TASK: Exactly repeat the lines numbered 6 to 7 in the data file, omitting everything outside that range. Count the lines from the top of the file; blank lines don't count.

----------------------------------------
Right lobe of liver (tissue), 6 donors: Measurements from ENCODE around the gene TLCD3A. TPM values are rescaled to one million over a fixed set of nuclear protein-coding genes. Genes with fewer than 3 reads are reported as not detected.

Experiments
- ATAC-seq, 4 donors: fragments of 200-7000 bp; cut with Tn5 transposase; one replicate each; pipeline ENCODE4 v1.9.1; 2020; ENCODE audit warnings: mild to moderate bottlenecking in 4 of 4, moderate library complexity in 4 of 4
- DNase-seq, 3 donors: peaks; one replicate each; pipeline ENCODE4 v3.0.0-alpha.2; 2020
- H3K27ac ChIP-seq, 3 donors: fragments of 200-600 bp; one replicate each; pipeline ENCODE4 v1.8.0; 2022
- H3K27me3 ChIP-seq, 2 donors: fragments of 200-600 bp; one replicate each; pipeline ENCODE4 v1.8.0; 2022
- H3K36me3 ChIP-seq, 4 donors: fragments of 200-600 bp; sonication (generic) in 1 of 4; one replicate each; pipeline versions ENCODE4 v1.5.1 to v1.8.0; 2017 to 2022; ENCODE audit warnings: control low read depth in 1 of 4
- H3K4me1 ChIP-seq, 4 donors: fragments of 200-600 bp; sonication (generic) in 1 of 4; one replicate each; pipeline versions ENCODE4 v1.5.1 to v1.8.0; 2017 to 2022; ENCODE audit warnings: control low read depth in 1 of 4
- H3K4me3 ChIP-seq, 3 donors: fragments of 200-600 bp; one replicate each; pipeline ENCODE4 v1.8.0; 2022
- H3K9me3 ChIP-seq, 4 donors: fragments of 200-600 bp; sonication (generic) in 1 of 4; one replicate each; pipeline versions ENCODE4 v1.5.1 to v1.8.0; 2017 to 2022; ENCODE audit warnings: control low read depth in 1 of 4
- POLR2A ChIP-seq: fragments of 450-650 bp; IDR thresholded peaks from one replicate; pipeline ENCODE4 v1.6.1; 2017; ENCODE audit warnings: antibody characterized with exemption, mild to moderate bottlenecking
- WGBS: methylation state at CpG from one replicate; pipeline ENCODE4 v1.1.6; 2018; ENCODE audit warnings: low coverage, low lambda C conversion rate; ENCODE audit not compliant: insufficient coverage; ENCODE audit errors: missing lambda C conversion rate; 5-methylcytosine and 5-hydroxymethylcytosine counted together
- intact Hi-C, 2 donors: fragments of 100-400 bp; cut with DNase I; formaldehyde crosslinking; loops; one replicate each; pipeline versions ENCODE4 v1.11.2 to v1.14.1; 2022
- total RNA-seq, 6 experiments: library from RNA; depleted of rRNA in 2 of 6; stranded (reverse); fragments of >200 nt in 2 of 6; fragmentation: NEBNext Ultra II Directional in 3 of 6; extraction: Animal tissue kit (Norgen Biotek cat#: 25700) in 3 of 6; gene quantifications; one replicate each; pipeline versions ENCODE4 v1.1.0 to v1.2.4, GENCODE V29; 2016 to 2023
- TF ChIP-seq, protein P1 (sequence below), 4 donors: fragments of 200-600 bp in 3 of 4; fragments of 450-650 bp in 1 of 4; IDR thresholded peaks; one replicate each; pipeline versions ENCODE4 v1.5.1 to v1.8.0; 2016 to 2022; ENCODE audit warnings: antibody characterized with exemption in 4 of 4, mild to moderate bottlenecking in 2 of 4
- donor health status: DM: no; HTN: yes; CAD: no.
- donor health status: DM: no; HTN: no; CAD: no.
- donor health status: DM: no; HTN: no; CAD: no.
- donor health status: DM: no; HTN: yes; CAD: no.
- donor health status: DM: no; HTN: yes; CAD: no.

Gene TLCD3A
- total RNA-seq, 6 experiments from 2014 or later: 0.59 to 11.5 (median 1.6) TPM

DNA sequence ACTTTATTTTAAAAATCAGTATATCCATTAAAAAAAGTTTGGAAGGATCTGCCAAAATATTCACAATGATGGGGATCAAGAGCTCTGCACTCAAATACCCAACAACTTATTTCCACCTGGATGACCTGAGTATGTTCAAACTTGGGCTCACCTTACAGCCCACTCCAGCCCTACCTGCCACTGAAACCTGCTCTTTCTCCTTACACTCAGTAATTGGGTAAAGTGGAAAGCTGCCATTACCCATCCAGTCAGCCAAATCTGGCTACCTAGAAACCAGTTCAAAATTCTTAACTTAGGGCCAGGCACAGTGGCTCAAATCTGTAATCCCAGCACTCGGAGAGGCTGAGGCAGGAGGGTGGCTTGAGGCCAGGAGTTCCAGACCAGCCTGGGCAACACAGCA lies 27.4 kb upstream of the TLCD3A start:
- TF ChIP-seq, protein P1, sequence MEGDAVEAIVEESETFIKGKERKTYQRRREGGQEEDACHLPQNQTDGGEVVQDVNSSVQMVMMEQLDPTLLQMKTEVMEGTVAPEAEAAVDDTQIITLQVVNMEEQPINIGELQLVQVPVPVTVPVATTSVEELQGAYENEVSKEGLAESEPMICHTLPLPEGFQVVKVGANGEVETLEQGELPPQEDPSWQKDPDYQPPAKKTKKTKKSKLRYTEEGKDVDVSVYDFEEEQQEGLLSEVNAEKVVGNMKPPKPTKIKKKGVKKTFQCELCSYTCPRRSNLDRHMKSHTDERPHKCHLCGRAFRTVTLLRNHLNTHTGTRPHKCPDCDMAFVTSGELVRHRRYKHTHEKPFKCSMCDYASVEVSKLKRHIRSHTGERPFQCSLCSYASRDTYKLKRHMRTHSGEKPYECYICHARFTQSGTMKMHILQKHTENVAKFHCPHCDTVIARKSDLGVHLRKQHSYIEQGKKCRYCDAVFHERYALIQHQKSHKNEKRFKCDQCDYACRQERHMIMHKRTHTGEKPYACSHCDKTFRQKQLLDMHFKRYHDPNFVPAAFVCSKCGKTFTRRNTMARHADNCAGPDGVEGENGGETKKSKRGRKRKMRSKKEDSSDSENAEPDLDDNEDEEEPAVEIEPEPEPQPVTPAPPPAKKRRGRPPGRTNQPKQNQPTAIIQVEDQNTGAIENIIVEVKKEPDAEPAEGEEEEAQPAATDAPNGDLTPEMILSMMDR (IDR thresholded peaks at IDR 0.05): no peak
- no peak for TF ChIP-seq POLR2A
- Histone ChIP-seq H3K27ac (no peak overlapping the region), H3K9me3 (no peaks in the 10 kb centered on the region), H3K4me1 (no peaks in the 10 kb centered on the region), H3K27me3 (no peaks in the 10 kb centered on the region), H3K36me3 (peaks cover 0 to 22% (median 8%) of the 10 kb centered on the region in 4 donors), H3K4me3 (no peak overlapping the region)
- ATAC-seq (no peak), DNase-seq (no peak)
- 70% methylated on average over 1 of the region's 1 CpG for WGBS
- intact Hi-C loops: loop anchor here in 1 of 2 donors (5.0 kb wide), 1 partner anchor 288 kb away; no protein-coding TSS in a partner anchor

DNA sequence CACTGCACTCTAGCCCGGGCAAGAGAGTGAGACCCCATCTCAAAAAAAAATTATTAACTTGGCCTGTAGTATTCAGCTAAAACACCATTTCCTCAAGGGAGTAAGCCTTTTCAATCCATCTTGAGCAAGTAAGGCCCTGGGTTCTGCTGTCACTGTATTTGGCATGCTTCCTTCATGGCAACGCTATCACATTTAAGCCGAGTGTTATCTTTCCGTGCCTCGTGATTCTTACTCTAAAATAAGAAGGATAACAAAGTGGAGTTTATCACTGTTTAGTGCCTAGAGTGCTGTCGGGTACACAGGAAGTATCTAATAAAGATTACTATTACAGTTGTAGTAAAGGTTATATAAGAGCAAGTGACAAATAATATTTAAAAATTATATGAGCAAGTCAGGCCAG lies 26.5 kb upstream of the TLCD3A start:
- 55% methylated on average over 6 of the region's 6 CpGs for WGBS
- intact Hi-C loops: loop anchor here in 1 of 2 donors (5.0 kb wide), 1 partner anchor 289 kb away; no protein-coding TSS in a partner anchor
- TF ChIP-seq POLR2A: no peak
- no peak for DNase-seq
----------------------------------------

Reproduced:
- H3K27me3 ChIP-seq, 2 donors: fragments of 200-600 bp; one replicate each; pipeline ENCODE4 v1.8.0; 2022
- H3K36me3 ChIP-seq, 4 donors: fragments of 200-600 bp; sonication (generic) in 1 of 4; one replicate each; pipeline versions ENCODE4 v1.5.1 to v1.8.0; 2017 to 2022; ENCODE audit warnings: control low read depth in 1 of 4